2 Whispers of Illness: Secrecy Versus Trust 13
3 A Birth Gone Awry 23
4 Working Together to Get Control: Treating Encopresis 30
5 The Child in the Therapist and the Old Man in the Child: Psychosomatic Symptoms and Children 38
6 "So That They Don't Need Me Anymore": Weaving Migration, Illness, and Coping 48
7 The Girl Who Went on Strike: A Case of Childhood Diabetes 58
8 Two Families, Two Stories: Courage and Chronic Illness 73
9 A Double Life: Adolescent Trauma 82
10 Controlled Bleeding: Counseling Hemophiliacs 93
11 Infertility: A Couple and a Therapist Consider the Meaning of Children 102
12 Mothering Without a Mother: Pregnancy Loss 113
13 Facing Yourself in Your Work: A Young Man with Head and Neck Cancer 120
14 Coming to Peace: Dialogues on Survival, Suffering, and Death 128
15 A Journey with Hope, Fear, and Loss: Young Couples and Cancer 139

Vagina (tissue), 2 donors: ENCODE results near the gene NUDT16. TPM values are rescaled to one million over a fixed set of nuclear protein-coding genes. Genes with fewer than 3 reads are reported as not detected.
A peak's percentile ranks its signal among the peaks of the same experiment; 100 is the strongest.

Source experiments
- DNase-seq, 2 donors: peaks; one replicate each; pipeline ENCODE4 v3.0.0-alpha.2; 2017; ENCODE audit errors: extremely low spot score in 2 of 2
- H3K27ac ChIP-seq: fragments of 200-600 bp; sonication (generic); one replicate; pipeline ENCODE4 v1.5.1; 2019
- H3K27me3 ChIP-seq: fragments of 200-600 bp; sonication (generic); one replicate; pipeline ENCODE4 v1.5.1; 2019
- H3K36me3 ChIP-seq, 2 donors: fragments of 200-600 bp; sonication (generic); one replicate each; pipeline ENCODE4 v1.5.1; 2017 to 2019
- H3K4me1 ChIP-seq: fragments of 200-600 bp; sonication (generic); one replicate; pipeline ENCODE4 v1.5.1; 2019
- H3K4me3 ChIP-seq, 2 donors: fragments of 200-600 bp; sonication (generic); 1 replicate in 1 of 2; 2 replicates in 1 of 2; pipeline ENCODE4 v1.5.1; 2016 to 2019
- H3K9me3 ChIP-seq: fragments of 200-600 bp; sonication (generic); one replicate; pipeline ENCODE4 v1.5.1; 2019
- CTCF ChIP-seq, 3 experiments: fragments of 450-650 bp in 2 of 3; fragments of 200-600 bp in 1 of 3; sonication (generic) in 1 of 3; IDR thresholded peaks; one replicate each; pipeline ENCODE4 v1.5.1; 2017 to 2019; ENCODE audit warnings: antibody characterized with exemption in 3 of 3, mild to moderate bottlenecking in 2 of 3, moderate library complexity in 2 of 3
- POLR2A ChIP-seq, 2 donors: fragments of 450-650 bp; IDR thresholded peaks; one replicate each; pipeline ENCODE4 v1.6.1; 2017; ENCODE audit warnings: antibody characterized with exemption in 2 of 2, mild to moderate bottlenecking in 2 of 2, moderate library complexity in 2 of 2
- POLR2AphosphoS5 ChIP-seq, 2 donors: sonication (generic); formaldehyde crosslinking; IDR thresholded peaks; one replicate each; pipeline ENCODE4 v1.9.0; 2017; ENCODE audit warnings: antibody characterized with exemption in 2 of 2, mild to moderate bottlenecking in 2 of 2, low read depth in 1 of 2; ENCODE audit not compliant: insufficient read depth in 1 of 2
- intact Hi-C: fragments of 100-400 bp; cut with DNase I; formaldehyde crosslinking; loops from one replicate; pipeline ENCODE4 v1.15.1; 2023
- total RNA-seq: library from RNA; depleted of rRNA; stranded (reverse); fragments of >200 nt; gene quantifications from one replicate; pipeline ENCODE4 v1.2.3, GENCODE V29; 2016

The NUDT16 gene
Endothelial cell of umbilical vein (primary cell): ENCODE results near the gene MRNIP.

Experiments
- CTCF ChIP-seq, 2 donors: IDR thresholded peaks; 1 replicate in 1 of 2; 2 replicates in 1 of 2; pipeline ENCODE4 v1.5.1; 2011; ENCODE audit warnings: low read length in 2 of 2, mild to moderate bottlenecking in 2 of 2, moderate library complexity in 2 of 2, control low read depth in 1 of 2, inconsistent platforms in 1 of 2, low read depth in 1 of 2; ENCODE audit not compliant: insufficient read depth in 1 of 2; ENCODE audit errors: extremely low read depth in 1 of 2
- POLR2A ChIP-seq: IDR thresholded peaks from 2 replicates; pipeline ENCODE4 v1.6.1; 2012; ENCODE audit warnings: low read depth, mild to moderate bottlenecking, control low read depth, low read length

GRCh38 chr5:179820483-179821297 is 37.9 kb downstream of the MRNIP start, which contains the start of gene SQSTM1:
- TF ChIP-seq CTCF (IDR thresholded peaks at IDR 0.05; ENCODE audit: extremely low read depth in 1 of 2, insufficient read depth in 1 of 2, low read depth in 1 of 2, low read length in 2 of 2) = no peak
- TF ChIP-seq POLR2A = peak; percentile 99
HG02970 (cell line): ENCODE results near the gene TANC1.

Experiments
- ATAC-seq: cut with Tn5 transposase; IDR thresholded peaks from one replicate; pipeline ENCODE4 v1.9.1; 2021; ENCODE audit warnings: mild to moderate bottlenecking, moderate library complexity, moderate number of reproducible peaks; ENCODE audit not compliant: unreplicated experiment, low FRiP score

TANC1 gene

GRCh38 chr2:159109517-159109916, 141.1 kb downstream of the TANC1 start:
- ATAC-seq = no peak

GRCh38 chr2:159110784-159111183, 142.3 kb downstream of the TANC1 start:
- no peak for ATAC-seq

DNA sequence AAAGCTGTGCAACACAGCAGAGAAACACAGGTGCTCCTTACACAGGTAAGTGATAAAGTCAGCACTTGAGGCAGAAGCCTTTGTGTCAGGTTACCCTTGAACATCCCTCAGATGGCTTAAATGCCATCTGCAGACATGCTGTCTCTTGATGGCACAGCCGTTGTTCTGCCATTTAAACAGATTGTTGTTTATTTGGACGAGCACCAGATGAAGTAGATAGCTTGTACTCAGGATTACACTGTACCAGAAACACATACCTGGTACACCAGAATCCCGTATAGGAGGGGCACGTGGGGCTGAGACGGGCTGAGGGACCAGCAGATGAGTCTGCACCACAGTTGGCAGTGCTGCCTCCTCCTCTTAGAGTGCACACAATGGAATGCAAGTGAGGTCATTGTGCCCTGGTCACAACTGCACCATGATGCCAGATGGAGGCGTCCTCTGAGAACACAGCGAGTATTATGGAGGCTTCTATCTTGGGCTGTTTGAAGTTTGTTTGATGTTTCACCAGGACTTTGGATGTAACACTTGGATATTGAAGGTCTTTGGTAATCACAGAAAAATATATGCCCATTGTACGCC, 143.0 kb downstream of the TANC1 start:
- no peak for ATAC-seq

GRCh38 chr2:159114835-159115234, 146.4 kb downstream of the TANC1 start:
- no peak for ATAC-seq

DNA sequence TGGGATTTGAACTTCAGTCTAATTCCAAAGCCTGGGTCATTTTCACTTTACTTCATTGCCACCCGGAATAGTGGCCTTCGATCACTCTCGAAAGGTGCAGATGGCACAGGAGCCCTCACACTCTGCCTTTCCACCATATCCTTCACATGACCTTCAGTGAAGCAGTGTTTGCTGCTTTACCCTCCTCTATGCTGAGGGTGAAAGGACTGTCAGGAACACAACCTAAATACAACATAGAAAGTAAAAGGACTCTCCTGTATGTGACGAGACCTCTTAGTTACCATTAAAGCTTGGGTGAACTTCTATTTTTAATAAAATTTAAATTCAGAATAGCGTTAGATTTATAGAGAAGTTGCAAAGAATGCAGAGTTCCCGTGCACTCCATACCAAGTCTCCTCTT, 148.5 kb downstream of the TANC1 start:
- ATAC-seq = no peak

16 The Family Left Out and the Family Included: Two Outcomes for "Schizophrenia" 151
17 The Two-Way Mirror in My Therapy Room: AIDS and Families 163
18 "Do You Need to Know?": Genetic Testing for Huntington's Disease 173
19 Multiple Illnesses, Repeating Nightmares 184
20 Can Anyone Help Me? The Story of a Woman with Breast Cancer 195
21 The Denial of Death: A Case of Stomach Cancer 205
22 The Feminization of a Medical Marriage: Collaborative Opportunities in Cardiac Rehabilitation 213
23 Mothers Aren't Supposed to Get Sick: A Case of Chronic Obstructive Pulmonary Disorder 222
24 When It Never Stops Hurting: A Case of Chronic Pain 231
25 On Not Taking Illness Too Seriously: Aging with Diabetes 242
26 Turning Powerlessness into Opportunity: A Case of Bipolar Affective Disorder 251
27 Multiple Sclerosis, Beliefs, and Families: Professional and Personal Stories of Suffering and Strength 263
28 Trapped Inside a Body Without a Voice: Two Cases of Somatic Fixation 274
29 Coping with an Insoluble Problem: Renal Failure 291
30 Unspeakable Pain: The Impact of Stroke on the Family 300
31 Finding the Person in Dementia: Experiences in a Group for Persons with Alzheimer's Disease 313
32 A Lesson on Love: Caring for the Terminally Ill 325
33 "He's Sick, but I'm the One Who Hurts": Our Work with a Medically Ill Older Couple 334
34 Learning from My Grandmothers: A Case of Polymyalgia Rheumatica 344
35 Rigidity in the Family: A Case of Parkinson's Disease 351
Contributors 358
Index 365